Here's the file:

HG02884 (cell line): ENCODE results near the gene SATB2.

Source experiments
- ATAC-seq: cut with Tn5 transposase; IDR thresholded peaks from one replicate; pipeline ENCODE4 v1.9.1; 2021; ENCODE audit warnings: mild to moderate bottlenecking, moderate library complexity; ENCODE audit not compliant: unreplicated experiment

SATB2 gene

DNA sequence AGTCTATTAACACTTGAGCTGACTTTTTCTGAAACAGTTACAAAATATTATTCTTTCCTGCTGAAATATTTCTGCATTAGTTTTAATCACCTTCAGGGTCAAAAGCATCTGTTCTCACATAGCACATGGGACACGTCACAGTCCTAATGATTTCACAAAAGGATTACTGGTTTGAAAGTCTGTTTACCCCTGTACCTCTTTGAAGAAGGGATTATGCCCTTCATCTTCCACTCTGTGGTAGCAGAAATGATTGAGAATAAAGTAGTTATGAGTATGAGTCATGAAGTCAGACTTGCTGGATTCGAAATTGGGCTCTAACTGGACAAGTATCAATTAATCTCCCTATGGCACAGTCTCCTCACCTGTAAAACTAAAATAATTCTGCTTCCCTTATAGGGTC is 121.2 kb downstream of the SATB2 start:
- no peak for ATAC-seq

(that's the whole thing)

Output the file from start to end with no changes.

HG02884 (cell line): ENCODE results near the gene SATB2.

Source experiments
- ATAC-seq: cut with Tn5 transposase; IDR thresholded peaks from one replicate; pipeline ENCODE4 v1.9.1; 2021; ENCODE audit warnings: mild to moderate bottlenecking, moderate library complexity; ENCODE audit not compliant: unreplicated experiment

SATB2 gene

DNA sequence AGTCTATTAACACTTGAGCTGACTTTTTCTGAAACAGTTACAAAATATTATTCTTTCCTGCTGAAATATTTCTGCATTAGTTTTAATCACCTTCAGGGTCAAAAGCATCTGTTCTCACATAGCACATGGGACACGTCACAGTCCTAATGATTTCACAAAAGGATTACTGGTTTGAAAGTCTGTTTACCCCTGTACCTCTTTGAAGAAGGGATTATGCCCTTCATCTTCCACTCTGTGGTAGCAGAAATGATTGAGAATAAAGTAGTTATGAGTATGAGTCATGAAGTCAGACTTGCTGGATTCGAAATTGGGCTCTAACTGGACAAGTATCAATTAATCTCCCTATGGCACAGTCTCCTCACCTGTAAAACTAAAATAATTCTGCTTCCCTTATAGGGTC is 121.2 kb downstream of the SATB2 start:
- no peak for ATAC-seq